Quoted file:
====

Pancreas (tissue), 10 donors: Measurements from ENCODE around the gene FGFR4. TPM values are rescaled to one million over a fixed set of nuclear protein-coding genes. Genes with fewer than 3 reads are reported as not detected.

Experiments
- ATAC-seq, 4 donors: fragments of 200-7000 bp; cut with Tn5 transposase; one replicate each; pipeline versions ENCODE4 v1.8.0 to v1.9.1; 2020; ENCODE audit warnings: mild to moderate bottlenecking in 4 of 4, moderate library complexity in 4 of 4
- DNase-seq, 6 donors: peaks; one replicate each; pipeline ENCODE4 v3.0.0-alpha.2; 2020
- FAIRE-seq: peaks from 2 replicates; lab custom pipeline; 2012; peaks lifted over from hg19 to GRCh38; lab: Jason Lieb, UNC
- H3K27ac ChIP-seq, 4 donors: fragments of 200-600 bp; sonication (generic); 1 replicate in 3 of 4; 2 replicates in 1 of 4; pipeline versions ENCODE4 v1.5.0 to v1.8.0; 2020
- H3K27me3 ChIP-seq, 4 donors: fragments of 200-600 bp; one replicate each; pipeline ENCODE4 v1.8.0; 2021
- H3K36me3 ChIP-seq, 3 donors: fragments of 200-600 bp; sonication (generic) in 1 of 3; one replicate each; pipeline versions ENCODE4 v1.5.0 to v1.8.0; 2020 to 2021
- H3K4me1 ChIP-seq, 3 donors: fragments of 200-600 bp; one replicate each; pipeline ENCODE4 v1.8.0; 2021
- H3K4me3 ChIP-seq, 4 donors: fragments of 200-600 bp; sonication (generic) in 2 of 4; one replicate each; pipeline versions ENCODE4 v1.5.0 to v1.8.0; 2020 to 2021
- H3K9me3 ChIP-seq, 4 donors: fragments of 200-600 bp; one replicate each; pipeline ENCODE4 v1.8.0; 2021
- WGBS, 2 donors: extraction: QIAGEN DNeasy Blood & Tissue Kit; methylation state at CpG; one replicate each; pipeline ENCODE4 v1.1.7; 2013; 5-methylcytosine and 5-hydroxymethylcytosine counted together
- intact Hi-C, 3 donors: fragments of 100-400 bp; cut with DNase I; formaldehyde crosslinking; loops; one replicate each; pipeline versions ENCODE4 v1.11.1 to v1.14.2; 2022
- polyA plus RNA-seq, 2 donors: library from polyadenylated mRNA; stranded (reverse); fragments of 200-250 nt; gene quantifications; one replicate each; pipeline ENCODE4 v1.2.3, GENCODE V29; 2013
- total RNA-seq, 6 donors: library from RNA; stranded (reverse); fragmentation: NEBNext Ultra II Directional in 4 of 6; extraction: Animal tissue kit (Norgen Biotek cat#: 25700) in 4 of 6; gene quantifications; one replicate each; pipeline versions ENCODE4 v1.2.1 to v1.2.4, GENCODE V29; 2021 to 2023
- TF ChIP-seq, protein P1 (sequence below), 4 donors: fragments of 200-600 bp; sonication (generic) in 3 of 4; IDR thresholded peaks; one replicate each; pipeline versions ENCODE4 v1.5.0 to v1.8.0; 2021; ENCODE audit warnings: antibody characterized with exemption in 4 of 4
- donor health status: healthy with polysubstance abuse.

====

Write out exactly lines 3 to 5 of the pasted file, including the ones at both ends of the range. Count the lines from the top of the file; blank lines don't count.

- ATAC-seq, 4 donors: fragments of 200-7000 bp; cut with Tn5 transposase; one replicate each; pipeline versions ENCODE4 v1.8.0 to v1.9.1; 2020; ENCODE audit warnings: mild to moderate bottlenecking in 4 of 4, moderate library complexity in 4 of 4
- DNase-seq, 6 donors: peaks; one replicate each; pipeline ENCODE4 v3.0.0-alpha.2; 2020
- FAIRE-seq: peaks from 2 replicates; lab custom pipeline; 2012; peaks lifted over from hg19 to GRCh38; lab: Jason Lieb, UNC